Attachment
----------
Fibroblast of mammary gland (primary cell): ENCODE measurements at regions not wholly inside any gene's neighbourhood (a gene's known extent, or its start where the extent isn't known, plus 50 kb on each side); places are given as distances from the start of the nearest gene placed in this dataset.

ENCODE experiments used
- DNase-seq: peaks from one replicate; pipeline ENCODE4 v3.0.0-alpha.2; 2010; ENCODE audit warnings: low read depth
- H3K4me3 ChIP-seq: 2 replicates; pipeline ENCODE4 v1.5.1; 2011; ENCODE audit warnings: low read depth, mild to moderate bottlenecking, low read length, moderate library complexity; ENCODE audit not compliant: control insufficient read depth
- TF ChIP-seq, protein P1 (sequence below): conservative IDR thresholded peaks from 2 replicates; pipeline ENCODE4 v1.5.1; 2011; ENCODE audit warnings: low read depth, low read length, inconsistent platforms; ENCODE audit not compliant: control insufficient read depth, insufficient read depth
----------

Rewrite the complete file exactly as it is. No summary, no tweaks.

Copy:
Fibroblast of mammary gland (primary cell): ENCODE measurements at regions not wholly inside any gene's neighbourhood (a gene's known extent, or its start where the extent isn't known, plus 50 kb on each side); places are given as distances from the start of the nearest gene placed in this dataset.

ENCODE experiments used
- DNase-seq: peaks from one replicate; pipeline ENCODE4 v3.0.0-alpha.2; 2010; ENCODE audit warnings: low read depth
- H3K4me3 ChIP-seq: 2 replicates; pipeline ENCODE4 v1.5.1; 2011; ENCODE audit warnings: low read depth, mild to moderate bottlenecking, low read length, moderate library complexity; ENCODE audit not compliant: control insufficient read depth
- TF ChIP-seq, protein P1 (sequence below): conservative IDR thresholded peaks from 2 replicates; pipeline ENCODE4 v1.5.1; 2011; ENCODE audit warnings: low read depth, low read length, inconsistent platforms; ENCODE audit not compliant: control insufficient read depth, insufficient read depth